The first written record of its existence does not occur until the 13th century, in 1240 in "The Miracles of St. Wulfstan". This collection of stories refers to a Thomas of Eldersfield who was blinded after losing a judicial duel. According to the story Thomas was cared for at the Hospital of St. Wulfstan by Ysabel [sic] a lay sister that took pity on him. Thomas went on to make a miraculous recovery, having his sight restored by a miracle of St. Wulfstan. The basic facts of this story appear to be true, as the legal case definitely went before the royal justices in 1221. This would suggest that the hospital was certainly in existence at that point and is nearer the dating of the buildings.

Another theory suggests that the hospital was built to mark the canonisation of St. Wulfstan which occurred in 1203. As this date is closer to the first written record of the hospital's existence it is perhaps more likely, however the fact that a chapel incorporated into the site was dedicated to St. Godwald and not St. Wulfstan might suggest that the institution was in fact already in existence in 1203 and rather renamed to mark the canonisation of St. Wulfstan.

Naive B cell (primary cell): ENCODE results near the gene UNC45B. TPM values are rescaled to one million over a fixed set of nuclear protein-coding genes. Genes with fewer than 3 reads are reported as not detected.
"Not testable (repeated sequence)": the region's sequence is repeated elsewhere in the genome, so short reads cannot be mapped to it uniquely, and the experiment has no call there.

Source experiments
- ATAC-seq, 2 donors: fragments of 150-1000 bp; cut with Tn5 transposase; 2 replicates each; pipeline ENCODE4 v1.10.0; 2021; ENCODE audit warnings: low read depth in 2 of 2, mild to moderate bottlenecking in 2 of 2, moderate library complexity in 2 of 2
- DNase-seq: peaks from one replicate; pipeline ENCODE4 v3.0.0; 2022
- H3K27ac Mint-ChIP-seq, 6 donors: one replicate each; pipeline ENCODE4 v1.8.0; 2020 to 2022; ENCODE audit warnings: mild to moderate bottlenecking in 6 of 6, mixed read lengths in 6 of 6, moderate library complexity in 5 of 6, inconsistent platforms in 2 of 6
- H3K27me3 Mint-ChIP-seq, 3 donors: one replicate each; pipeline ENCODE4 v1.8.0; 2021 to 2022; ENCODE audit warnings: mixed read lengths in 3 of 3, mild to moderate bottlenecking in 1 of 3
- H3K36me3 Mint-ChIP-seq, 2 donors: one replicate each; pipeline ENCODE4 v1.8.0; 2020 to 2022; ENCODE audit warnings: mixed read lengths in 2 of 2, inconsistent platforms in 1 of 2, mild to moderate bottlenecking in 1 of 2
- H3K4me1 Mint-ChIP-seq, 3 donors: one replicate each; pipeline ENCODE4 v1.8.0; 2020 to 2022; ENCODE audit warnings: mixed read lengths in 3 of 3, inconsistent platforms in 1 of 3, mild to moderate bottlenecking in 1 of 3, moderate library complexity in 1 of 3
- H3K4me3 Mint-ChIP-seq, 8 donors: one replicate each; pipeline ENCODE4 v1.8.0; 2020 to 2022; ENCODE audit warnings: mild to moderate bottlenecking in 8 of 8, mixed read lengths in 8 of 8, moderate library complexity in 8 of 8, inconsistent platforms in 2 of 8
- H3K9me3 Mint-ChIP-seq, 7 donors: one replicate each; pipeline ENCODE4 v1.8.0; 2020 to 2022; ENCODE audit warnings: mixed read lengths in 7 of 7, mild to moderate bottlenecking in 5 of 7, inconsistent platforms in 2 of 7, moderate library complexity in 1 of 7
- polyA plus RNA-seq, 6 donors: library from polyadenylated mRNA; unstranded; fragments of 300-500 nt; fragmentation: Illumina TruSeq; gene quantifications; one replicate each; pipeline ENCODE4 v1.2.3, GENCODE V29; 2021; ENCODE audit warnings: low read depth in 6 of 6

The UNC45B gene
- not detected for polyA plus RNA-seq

The name the Commandery suggests the original foundation was instituted possibly by the Knights Hospitaller of the order of St John of Jerusalem in England whose administrative districts, often based just outside city walls, were called commanderies and keep that name today. An example where the chapel has survived but the other buildings have disappeared can be found at Poznan, Poland. The name commandery for their administrative districts remains in use today by the Venerable Order of St John. Alternatively it may have been founded by the Knights Templar. In 1312 by papal decree, the property of the Templars was transferred to the Order of Hospitallers, which also absorbed many of the Templars' members. In effect, the dissolution of the Templars could be seen as the merger of the two rival orders.

Whatever the case may be, and it is likely that we will never know, the foundation of the Commandery is certainly shrouded in mystery.

Hospital of St. Wulfstan - the medieval period at the Commandery

What is slightly better documented than the foundation of the hospital is its charitable work. It has traditionally been suggested that the hospital was originally built mainly as a hostel for travellers arriving at Worcester during the night. At dusk the city gates would have been closed, and so this theory makes use of the Commandery's position just outside Sidbury gate. Despite little evidence to support this, it is still considered likely.